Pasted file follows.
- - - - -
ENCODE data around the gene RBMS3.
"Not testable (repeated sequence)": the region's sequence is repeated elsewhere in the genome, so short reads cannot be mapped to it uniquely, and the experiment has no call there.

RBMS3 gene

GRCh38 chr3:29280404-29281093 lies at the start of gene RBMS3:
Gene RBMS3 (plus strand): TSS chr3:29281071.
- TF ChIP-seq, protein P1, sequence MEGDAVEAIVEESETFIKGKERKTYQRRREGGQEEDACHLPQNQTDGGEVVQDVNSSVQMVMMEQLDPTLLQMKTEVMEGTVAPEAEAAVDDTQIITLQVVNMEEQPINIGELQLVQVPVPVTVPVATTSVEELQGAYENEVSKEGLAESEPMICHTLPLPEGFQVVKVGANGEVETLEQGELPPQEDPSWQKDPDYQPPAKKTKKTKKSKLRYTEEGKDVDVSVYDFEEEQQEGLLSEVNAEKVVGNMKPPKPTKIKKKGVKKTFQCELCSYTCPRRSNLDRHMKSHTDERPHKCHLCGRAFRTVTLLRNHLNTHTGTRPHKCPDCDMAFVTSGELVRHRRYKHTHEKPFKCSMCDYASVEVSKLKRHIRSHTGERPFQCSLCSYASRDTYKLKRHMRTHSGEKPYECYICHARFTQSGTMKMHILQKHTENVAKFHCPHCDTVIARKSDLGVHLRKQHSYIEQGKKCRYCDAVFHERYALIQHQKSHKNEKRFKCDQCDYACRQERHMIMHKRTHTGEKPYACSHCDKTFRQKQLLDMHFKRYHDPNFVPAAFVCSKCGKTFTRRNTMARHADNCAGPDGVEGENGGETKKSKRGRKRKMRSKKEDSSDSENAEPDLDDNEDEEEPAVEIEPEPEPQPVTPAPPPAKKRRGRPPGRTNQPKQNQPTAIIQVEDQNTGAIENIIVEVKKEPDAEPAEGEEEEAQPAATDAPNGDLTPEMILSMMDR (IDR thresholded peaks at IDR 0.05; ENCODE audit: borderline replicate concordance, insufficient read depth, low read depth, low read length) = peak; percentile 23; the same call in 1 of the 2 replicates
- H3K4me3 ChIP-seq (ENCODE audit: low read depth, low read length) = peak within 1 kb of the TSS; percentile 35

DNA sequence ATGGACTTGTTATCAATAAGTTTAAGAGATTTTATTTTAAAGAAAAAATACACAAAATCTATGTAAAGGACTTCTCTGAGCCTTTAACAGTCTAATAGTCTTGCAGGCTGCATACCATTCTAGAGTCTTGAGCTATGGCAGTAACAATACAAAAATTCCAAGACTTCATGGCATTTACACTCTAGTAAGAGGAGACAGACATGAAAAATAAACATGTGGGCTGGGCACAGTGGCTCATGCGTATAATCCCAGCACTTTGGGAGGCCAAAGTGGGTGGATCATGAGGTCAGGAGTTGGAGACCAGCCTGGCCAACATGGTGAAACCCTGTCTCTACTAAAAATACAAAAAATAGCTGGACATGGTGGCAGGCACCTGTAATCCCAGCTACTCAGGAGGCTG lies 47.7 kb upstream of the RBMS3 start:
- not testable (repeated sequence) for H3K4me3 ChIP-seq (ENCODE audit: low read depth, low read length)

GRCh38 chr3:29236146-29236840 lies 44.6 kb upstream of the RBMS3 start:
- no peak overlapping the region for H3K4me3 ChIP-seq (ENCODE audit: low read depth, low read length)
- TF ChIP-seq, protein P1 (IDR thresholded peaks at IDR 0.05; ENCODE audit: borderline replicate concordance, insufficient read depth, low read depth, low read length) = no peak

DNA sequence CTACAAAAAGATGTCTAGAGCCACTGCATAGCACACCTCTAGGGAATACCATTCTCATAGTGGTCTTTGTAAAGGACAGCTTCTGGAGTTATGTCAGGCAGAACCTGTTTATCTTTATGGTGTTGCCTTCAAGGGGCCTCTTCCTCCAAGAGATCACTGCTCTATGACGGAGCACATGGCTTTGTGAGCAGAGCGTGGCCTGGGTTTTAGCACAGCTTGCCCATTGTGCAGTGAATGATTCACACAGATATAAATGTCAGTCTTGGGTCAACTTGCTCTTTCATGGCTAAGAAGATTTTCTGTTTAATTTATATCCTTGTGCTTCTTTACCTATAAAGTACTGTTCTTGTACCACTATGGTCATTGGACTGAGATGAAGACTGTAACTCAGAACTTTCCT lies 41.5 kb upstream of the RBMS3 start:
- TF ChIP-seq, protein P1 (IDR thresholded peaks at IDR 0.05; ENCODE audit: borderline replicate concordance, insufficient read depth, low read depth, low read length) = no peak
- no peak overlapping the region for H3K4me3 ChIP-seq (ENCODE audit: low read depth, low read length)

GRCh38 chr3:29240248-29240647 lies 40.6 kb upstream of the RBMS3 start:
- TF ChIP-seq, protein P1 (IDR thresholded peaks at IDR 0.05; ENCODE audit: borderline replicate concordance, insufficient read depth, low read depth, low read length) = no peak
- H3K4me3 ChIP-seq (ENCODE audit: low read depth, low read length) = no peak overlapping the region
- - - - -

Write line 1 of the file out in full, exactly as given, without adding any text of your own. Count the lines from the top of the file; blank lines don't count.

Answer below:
ENCODE data around the gene RBMS3.